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Many merchants said Wednesday that with the uptick, sales plans for the quarter were now attainable and inventories were under control. But there was concern that margins suffered and that consumers will tighten up even more in 2008, increasing the angst that seems to pervade the industry.
"It's as if consumers feel they're doing something wrong if they spend money,'' said Lou Amendola, Brooks Brothers' chief merchandising officer. "They're almost afraid to spend. That's what concerns me — this guilt factor."
Presidential politics, the Iraq war, high gas prices, a volatile stock market and the housing slowdown are among the key economic factors that will continue to squeeze the apparel business and deter trips to the malls, experts said. Looking ahead, retailers are also worried about the early timing of Easter, which falls on March 23, compared with April 8 last year.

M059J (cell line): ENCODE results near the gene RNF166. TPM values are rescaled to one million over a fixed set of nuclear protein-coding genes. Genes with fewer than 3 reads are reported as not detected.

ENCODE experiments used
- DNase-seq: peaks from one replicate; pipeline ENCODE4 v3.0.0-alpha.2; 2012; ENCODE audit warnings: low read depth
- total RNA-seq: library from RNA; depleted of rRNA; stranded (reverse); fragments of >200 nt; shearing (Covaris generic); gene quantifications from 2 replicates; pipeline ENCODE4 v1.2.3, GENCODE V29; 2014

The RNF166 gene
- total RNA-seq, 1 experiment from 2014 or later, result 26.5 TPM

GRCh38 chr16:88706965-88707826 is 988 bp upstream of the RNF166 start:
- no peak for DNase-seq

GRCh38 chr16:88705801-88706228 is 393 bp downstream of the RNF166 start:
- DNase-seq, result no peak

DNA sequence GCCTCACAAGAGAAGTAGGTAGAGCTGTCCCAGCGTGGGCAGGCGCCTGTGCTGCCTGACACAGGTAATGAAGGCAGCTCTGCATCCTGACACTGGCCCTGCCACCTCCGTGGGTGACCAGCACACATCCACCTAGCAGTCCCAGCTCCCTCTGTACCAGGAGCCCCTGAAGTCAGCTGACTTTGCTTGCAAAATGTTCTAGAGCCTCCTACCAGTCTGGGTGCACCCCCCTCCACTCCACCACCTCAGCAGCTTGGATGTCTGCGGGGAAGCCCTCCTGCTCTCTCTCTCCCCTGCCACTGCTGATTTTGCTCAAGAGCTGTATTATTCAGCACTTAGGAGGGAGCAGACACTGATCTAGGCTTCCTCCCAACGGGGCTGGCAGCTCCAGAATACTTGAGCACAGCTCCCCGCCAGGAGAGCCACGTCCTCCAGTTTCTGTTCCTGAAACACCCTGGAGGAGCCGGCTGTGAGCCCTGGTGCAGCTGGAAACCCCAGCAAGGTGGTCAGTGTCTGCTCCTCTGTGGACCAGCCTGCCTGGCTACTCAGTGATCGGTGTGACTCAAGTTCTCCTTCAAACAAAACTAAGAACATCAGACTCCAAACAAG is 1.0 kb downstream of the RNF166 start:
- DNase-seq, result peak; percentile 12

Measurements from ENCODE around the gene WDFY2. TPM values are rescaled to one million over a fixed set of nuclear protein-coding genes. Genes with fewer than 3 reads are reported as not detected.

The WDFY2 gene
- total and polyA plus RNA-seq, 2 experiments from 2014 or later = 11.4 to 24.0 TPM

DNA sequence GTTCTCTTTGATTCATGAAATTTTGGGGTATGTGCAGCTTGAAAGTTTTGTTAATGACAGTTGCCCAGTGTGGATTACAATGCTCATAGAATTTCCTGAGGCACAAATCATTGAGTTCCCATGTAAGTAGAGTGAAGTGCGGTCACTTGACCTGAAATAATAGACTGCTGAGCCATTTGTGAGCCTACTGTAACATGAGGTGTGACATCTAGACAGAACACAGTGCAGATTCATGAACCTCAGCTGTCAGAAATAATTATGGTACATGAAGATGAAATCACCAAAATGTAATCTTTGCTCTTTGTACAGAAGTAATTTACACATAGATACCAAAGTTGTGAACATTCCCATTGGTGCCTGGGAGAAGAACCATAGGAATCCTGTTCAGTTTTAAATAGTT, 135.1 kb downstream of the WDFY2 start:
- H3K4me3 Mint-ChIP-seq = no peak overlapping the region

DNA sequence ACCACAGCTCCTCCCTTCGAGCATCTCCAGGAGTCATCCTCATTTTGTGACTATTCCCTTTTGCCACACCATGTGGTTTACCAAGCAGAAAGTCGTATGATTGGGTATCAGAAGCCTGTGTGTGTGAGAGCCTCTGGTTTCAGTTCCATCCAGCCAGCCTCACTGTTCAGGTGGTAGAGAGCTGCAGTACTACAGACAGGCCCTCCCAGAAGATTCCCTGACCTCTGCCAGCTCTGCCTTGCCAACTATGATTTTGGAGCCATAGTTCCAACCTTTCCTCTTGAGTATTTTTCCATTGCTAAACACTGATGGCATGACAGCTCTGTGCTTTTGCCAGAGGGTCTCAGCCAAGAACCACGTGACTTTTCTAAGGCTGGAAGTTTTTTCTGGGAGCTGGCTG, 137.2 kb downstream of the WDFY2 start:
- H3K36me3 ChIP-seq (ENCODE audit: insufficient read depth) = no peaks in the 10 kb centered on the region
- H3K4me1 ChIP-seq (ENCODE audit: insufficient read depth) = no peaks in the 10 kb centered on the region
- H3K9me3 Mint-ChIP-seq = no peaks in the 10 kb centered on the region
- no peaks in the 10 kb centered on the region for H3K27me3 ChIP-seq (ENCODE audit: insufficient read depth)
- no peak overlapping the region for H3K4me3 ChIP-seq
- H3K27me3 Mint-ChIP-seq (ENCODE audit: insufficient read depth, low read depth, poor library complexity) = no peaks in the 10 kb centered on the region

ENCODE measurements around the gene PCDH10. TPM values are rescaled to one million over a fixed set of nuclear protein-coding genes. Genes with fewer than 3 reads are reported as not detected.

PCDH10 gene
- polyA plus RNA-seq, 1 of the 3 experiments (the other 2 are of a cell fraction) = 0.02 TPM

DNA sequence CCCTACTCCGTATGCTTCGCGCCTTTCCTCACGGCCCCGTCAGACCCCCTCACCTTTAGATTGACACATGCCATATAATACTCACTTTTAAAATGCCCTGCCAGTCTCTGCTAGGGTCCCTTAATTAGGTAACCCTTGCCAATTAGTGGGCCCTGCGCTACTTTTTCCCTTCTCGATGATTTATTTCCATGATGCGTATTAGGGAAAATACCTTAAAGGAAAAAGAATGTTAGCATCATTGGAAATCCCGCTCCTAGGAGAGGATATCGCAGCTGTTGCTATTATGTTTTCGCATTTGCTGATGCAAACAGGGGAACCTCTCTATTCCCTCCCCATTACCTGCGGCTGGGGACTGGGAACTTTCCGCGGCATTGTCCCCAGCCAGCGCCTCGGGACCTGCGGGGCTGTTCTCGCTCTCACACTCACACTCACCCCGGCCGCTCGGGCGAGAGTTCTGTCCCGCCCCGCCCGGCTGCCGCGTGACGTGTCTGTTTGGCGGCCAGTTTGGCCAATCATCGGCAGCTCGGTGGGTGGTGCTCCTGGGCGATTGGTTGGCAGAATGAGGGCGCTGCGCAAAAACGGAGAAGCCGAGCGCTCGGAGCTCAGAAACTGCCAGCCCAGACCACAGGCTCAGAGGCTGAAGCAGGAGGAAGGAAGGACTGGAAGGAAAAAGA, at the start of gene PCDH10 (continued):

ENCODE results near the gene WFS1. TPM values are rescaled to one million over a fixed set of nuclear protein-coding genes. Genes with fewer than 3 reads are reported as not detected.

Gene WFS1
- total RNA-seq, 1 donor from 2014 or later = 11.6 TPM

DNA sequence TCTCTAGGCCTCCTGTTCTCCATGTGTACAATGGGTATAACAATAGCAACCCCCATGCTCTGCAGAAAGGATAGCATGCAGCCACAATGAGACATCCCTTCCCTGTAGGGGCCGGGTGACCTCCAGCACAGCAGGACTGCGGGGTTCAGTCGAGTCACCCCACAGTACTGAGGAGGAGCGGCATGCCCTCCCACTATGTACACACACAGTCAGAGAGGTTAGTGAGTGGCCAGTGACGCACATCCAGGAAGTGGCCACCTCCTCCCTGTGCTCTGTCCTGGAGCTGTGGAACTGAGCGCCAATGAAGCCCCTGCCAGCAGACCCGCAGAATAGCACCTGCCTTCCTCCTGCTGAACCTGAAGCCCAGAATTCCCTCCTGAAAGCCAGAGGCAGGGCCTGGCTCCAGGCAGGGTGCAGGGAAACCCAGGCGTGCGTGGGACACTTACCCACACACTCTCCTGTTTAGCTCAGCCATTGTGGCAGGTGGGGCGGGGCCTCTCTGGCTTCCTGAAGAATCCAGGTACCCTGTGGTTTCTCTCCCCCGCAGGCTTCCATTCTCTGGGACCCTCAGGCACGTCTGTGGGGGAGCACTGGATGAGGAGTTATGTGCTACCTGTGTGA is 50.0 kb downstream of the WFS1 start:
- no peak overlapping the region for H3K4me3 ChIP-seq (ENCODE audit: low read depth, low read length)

"Consumers are unsure of what 2008 is going to bring,'' said C. Britt Beemer, founder and chairman of America's Retail Group, a consumer research and marketing company.
Beemer characterized post-Christmas store traffic as on par with last year and believes consumers will wait longer to redeem gift cards. "They're just more frugal and cost-conscious," he said.
As far as the past holiday season, "There were a lot of consumers that just didn't get their Christmas shopping done," he said.
"Consumers flocked to stores to take advantage of post-Christmas sales and to begin redeeming gift cards, which was definitely a welcome sight for retailers," Bill Martin, co-founder of ShopperTrak, which monitors consumer traffic, said in a statement.
However, as one department store executive noted, "Whatever business retailers got came at a very high markdown rate."
Several executives noted that while gift cards made gains, they weren't as robust as last year.
Standard & Poor's Equity Research Services said retailers will post 3 to 3.5 percent holiday sales increases, though the range from other analyst and trade groups ranges from less than 3 percent to 4 percent.